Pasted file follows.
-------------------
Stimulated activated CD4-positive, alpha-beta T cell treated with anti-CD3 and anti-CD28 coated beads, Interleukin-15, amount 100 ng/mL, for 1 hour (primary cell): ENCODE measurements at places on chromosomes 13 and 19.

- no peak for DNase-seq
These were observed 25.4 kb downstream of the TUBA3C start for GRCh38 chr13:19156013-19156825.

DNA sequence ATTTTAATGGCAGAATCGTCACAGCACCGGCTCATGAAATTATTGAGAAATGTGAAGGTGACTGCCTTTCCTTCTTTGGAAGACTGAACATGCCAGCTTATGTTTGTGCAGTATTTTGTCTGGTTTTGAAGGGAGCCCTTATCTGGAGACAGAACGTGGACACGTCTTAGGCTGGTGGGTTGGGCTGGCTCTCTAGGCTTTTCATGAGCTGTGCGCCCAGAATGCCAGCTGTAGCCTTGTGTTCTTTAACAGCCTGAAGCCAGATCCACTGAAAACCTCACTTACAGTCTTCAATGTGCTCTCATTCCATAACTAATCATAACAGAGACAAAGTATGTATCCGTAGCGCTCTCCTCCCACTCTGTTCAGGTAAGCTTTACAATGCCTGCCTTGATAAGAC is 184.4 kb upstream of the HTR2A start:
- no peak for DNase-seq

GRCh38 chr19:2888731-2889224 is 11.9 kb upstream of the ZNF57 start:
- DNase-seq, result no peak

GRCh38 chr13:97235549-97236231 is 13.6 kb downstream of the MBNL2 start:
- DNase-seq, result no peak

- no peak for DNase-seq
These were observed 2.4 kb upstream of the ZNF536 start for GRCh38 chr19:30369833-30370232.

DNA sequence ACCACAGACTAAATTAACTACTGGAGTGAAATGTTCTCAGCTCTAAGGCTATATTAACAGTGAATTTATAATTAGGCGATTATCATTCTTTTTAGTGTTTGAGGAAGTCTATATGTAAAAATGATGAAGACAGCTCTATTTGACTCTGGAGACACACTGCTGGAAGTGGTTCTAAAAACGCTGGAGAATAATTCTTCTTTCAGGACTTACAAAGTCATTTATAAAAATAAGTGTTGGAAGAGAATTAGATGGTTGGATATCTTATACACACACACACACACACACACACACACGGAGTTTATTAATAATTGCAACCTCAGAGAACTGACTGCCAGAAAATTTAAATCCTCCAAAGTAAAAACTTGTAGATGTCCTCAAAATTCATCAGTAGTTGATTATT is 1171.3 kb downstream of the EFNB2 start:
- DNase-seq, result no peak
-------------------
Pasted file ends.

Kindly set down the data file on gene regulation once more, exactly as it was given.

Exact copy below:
Stimulated activated CD4-positive, alpha-beta T cell treated with anti-CD3 and anti-CD28 coated beads, Interleukin-15, amount 100 ng/mL, for 1 hour (primary cell): ENCODE measurements at places on chromosomes 13 and 19.

- no peak for DNase-seq
These were observed 25.4 kb downstream of the TUBA3C start for GRCh38 chr13:19156013-19156825.

DNA sequence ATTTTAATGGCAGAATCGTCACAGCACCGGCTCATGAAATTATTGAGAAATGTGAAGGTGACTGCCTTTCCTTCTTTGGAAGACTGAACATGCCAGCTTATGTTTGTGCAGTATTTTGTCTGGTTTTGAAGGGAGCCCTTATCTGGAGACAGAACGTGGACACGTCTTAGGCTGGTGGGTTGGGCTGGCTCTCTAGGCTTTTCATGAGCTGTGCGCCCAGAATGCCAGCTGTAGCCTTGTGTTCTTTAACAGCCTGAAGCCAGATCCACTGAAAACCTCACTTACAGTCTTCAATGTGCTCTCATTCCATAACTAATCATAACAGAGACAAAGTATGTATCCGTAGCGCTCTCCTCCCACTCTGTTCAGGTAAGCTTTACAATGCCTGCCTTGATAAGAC is 184.4 kb upstream of the HTR2A start:
- no peak for DNase-seq

GRCh38 chr19:2888731-2889224 is 11.9 kb upstream of the ZNF57 start:
- DNase-seq, result no peak

GRCh38 chr13:97235549-97236231 is 13.6 kb downstream of the MBNL2 start:
- DNase-seq, result no peak

- no peak for DNase-seq
These were observed 2.4 kb upstream of the ZNF536 start for GRCh38 chr19:30369833-30370232.

DNA sequence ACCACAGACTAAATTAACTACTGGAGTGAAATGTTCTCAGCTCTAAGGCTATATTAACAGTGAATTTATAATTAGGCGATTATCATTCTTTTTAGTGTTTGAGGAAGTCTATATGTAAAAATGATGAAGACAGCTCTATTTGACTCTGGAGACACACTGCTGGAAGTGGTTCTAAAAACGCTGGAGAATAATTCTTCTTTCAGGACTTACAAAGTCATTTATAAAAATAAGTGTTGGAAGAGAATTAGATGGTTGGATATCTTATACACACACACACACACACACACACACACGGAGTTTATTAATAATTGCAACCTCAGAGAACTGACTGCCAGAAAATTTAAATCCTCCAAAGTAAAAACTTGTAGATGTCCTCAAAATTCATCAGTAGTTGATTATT is 1171.3 kb downstream of the EFNB2 start:
- DNase-seq, result no peak